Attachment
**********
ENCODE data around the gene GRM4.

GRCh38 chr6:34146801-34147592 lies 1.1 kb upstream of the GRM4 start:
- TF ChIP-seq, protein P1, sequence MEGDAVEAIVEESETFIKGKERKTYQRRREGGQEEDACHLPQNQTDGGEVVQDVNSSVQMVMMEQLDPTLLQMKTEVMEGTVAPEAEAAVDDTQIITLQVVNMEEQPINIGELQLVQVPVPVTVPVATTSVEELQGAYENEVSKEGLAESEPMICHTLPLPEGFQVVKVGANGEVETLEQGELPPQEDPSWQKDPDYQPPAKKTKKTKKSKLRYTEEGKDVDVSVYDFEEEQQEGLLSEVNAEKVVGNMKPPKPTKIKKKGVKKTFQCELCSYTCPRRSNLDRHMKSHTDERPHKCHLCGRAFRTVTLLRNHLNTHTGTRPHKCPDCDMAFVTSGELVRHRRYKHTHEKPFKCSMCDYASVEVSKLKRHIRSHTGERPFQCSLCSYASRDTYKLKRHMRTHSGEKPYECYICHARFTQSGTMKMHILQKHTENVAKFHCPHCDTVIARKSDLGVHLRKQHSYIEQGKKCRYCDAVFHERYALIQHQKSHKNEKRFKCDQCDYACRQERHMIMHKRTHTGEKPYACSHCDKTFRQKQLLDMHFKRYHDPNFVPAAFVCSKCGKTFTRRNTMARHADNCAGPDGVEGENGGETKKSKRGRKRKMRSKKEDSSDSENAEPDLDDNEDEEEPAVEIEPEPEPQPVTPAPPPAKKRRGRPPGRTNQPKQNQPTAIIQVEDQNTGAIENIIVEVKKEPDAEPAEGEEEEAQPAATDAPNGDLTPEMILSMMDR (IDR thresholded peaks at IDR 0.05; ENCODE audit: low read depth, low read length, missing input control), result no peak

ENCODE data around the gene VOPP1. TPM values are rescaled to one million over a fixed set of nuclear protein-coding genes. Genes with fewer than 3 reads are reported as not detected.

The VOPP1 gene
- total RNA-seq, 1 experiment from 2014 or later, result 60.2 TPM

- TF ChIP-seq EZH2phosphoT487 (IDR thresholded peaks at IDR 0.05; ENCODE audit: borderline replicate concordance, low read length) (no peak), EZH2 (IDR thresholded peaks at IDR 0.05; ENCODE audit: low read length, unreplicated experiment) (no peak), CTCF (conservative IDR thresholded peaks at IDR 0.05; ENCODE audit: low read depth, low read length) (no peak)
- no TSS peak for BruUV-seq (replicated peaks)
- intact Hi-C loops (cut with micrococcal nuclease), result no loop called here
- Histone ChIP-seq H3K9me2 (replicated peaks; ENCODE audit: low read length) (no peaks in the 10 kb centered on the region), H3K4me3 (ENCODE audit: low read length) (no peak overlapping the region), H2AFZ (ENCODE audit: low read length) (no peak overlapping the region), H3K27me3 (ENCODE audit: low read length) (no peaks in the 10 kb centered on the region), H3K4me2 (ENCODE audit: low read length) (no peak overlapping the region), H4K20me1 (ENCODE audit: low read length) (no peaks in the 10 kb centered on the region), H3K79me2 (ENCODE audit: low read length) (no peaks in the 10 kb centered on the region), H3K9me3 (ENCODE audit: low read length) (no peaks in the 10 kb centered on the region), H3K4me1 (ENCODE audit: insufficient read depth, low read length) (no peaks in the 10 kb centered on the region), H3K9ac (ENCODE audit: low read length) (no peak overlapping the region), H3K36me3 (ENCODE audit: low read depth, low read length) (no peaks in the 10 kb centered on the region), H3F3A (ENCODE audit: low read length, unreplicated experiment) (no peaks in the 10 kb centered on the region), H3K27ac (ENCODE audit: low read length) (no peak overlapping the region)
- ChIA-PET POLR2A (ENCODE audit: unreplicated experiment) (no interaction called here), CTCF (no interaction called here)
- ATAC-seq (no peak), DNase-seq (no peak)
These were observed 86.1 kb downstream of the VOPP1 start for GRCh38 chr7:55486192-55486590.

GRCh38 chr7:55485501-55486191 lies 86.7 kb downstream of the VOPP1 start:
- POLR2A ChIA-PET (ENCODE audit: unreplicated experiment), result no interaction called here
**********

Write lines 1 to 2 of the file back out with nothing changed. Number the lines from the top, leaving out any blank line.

ENCODE data around the gene GRM4.

GRCh38 chr6:34146801-34147592 lies 1.1 kb upstream of the GRM4 start: